But if you use phishing-resistant MFA, the likelihood of a company falling victim to a credential theft is significantly lower. The odds that your company falls victim to a credential attack plummets. And implementing phishing-resistant MFA is just as hard (or easy) as implementing phishable MFA. So, why not implement better stuff and get far greater risk reduction?

It is not just me saying this. The U.S. government has been saying this since at least 2017. CISA, Microsoft, and Google have been saying this for years. Do not ask me why they are still selling phishable MFA, but you as a potential consumer, should not do it.

I maintain what is likely the only list on the Internet that lists every good, phishing-resistant form of MFA.

Over Reliance on Everything Else

Lastly, the average cybersecurity controls document has 200-300 controls. These guides say you must have all of those things well implemented to have a good cybersecurity program. If you do not do those 200-300 things well, someone might say you are non-compliant.

But here is the main message that I want you to take away from this article if you care about best reducing cybersecurity risk. No one and no company can do 200-300 things well at once. At best, they can do a few…maybe a handful of things well. Heck, show me a company that best implements one security control in a given year and I am super impressed. Most companies try to do dozens to hundreds of things all at once and they all are poorly implemented. It is simply asking too much.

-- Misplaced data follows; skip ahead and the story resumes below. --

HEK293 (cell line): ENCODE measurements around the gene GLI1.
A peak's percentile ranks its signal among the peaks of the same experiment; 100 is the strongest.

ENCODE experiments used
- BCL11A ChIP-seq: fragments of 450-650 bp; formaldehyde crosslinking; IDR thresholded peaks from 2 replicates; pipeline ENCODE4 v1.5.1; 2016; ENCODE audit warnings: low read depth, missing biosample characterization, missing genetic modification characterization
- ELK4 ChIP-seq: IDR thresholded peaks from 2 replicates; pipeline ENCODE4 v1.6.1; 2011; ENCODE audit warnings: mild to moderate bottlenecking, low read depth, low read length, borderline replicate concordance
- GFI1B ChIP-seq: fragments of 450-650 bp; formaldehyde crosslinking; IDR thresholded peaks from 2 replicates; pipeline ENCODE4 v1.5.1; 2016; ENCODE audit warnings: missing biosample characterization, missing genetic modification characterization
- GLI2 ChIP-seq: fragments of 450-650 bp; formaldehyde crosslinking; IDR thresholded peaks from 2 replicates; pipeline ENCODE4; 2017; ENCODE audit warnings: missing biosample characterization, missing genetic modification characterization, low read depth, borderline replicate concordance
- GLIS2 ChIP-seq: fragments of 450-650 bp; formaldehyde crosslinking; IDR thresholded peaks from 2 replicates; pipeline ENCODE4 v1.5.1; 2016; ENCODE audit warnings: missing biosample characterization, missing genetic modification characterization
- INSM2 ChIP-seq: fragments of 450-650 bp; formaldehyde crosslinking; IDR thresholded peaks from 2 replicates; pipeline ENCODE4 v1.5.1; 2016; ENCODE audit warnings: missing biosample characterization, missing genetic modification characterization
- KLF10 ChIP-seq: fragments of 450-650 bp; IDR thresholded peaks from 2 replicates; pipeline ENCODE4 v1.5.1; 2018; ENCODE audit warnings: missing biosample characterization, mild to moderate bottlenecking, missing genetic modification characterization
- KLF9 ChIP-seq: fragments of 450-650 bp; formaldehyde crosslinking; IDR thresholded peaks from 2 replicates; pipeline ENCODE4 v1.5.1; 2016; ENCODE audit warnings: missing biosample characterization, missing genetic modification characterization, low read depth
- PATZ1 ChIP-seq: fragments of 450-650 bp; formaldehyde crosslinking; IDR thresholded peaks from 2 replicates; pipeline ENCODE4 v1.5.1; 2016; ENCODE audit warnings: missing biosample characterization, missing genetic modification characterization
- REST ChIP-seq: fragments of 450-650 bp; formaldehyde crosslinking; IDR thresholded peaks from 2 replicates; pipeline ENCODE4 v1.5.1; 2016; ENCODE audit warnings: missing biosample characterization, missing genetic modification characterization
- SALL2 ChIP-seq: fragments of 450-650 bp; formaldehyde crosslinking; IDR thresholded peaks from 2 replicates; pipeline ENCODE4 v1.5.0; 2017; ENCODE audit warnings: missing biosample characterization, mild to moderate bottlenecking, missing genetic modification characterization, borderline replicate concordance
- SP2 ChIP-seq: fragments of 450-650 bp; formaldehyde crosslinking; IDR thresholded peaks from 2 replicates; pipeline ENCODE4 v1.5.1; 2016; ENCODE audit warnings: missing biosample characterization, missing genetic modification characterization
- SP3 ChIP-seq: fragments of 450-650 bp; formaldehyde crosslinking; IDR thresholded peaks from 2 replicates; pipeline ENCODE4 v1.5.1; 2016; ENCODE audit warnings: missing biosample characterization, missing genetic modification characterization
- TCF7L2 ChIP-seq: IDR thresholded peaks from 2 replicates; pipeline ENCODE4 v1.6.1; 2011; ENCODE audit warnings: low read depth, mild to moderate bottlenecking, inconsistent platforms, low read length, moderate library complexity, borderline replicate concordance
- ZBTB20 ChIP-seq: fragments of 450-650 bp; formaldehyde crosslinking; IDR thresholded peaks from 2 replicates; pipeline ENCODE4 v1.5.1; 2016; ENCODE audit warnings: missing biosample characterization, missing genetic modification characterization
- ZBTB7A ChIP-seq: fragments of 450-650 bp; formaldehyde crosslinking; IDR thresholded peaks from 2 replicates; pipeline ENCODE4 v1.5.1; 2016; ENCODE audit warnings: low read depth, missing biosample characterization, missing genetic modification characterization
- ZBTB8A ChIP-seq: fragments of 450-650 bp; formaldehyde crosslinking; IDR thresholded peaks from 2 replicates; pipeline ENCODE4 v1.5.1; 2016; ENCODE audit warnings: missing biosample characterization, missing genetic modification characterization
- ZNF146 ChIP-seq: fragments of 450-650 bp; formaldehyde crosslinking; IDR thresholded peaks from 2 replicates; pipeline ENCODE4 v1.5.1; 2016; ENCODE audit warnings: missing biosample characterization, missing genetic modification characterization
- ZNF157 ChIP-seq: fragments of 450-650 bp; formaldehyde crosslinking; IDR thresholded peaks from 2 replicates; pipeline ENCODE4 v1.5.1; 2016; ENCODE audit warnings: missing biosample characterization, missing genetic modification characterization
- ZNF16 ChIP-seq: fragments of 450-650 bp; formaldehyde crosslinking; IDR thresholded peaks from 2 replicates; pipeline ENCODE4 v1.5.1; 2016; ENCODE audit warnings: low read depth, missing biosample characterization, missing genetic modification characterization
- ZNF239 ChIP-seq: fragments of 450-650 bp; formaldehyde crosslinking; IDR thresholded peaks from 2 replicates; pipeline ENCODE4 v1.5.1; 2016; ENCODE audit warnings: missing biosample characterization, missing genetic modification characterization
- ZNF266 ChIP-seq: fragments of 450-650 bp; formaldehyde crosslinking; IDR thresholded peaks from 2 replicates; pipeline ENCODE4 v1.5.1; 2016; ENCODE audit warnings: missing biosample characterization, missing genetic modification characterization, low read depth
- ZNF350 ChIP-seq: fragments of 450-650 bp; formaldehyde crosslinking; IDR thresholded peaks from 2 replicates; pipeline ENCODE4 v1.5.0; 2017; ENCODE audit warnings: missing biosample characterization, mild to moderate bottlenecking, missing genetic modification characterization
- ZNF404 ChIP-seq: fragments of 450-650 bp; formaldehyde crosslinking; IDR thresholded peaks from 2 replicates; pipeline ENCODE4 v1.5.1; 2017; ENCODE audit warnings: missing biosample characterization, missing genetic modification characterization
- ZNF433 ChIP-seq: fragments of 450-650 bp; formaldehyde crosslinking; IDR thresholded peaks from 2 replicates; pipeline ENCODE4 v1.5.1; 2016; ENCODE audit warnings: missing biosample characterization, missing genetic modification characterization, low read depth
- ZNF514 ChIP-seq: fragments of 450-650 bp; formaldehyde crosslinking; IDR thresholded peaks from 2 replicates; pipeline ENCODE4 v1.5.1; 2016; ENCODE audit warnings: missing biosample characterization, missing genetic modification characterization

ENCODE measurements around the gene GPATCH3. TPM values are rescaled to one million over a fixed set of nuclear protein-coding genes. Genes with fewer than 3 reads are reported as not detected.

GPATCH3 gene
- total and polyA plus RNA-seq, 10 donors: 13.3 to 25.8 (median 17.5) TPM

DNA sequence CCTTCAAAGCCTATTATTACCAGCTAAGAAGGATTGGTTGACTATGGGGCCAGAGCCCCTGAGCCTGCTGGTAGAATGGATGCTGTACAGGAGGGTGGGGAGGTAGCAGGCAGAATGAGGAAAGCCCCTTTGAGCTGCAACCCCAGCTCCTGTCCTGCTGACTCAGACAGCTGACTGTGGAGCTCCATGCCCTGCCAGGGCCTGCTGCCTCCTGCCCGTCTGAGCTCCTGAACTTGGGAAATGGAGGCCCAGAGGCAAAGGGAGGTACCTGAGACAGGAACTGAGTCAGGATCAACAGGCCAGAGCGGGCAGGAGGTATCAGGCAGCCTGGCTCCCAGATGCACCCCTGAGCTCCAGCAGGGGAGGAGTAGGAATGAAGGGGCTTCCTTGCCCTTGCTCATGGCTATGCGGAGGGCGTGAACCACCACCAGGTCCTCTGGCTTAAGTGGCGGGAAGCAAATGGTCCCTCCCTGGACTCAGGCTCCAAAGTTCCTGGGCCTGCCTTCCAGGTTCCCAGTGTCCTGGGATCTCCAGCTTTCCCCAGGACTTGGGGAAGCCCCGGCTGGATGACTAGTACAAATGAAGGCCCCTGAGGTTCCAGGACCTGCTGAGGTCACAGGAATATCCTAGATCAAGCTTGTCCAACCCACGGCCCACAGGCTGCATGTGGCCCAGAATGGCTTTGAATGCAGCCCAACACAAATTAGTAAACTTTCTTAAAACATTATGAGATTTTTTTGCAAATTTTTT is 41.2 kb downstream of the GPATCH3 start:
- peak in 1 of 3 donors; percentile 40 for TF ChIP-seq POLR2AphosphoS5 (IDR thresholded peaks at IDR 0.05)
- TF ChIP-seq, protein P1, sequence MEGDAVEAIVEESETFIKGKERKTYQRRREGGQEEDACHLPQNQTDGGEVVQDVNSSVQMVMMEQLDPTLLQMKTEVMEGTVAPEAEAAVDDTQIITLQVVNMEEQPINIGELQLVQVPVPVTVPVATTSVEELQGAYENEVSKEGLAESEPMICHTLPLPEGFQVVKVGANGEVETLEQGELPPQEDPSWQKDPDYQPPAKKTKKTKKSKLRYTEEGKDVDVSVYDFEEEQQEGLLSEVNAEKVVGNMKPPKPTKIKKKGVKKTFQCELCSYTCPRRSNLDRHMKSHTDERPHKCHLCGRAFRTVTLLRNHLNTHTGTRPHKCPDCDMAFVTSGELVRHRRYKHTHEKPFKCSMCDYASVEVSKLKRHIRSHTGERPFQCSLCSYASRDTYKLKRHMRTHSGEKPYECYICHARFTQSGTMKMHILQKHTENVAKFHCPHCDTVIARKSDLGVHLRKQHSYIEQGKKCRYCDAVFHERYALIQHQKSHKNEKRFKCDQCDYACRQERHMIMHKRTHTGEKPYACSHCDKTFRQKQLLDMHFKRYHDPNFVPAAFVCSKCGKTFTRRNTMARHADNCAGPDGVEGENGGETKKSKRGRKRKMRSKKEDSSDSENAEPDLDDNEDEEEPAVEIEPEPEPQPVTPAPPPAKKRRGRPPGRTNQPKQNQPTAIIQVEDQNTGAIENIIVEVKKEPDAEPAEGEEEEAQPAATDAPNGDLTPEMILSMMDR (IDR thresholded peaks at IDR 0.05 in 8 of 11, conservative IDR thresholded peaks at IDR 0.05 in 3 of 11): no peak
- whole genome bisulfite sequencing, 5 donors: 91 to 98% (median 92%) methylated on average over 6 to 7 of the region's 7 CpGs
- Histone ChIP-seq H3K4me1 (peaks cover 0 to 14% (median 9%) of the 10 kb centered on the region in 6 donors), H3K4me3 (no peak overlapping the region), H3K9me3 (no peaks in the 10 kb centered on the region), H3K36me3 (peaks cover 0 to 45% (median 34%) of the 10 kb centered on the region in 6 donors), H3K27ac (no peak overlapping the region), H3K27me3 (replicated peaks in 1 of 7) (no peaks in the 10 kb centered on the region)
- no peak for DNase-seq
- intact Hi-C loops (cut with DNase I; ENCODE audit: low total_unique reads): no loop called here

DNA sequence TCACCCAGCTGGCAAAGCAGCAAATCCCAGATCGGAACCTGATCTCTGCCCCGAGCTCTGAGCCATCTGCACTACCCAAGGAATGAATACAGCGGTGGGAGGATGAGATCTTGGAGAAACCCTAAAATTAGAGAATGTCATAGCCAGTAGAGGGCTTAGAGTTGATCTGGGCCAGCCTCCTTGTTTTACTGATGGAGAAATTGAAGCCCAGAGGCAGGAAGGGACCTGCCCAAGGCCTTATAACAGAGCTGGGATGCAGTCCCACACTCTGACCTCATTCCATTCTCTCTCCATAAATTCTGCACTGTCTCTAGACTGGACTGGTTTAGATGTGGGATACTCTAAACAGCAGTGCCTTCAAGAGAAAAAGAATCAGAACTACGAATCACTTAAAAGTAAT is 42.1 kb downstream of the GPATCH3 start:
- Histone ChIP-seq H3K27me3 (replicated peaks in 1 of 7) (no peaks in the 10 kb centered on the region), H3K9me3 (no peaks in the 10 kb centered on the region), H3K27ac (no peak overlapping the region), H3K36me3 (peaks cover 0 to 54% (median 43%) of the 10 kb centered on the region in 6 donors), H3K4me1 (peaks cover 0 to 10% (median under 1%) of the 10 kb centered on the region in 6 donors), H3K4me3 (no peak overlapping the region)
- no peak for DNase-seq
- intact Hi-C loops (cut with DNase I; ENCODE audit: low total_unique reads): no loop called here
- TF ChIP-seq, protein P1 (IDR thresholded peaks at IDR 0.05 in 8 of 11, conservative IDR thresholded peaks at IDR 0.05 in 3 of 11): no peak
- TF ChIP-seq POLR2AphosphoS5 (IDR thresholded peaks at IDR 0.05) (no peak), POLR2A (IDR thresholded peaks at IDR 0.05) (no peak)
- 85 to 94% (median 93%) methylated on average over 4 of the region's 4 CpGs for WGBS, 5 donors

The bigger fact is that just two of those controls mentioned above (i.e., fighting social engineering and better patching software and hardware) will do more to reduce the risk of hacking and malware than all the rest of the controls on the list. Whether or not an organization has an appropriately configured firewall, uses a VPN, or has up-to-date antivirus software does not matter nearly as much as the rest of the cybersecurity world would have you believe. In fact, every company hit by a successful ransomware or business email compromise (BEC) scam this year had all those things…and they still fell victim to hackers and malware. How?

Probably due to social engineering and something unpatched.

That is it, those are the messages I would communicate to the cyber defense industry if I could. The things I said above are factual and truthful. What you choose to do with them is up to you!